anny hynes

Gender stereotypes are all around us, in every age group, in every society. I think the difference now is, we are more aware of them and intend to view things differently. A few years ago there was a lengthy discussion and debate about the word ‘postman.’ There was a national call out for the name to be changed to post person. I had 6th class at the time and the points the children made were extremely interesting and valid. One of the points that kept coming up, from both the males and females, was, could be not just say postman and then postwoman? I completely agreed, but it opened up development of lessons that spanned a few weeks. We looked at other jobs that have gender stereotypes and nurses was one that cropped up a lot. I feel our books and resources have become much more gender neutral and inclusive, so we are seeing slow changes happening.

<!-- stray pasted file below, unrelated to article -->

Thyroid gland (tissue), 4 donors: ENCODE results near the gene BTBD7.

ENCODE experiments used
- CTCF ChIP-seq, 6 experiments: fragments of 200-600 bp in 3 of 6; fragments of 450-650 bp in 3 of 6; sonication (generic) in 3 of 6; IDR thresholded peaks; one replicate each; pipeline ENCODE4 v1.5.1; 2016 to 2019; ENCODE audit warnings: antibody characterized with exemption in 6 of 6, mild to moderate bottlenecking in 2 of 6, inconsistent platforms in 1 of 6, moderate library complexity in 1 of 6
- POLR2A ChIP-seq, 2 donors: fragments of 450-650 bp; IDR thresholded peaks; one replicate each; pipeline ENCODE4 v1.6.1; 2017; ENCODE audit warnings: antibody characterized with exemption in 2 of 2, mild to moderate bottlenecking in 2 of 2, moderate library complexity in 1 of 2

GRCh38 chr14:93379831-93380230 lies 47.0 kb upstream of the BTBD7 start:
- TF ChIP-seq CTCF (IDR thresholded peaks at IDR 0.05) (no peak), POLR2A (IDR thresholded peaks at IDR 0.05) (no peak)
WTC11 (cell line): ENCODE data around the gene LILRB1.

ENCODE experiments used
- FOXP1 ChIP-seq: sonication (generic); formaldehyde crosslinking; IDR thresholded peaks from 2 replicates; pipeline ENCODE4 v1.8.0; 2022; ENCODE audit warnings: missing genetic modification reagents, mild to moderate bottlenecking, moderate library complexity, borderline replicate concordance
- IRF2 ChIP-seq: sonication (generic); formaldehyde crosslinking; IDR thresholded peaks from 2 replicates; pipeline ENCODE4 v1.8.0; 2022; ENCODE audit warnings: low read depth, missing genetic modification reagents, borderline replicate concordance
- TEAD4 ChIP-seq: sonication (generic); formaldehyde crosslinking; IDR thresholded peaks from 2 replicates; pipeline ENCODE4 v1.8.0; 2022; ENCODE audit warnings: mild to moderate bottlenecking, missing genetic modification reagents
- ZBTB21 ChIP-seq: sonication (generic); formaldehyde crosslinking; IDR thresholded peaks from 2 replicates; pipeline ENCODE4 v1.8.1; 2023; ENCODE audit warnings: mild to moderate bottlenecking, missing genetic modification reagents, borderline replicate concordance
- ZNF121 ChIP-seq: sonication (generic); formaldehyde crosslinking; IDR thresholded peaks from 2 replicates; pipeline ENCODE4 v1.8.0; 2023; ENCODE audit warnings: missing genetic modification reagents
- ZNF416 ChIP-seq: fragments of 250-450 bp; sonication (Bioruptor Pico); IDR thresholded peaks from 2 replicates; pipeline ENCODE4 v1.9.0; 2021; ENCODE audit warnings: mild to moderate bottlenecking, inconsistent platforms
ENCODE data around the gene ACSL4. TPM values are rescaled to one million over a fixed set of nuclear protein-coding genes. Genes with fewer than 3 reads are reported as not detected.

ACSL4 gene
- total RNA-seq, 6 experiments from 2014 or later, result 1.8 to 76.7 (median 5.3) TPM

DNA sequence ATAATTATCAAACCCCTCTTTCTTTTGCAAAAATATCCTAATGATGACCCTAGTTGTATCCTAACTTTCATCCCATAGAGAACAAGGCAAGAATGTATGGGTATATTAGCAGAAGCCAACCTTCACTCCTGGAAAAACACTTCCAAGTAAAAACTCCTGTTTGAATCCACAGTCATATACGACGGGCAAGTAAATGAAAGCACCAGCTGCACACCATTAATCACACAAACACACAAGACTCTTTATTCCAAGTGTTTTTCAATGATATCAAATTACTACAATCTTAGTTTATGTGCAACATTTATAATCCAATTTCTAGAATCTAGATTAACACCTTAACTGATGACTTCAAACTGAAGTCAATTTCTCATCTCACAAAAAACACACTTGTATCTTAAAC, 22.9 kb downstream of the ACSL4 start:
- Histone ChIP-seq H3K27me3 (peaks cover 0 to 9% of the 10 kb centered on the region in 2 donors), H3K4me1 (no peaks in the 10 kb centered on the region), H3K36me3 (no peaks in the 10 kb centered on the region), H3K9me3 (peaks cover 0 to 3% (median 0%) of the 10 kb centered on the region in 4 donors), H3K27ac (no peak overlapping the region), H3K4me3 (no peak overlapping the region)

I have seen in my school, older teachers in particular, look for ‘strong boys’ to lift some bags or boxes or ‘tidy, neat girls’ to tidy up things. The response that has followed has been enough for me to see we are heading in the right directions. The girls often respond that they are well able to lift things and the boys look disappointed as they too can be neat and tidy.

As a school we have looked at bringing in woman who are in roles of power and jobs that may have been stereotypically male dominated, to speak to the children at assembly. We had the Mayor of South Dublin, a Commandant in the Irish Army and our local camogie team that won their championship last year. I feel this promotes equality and encourages males and females to acknowledge it and develop their own awareness of gender stereotypes.

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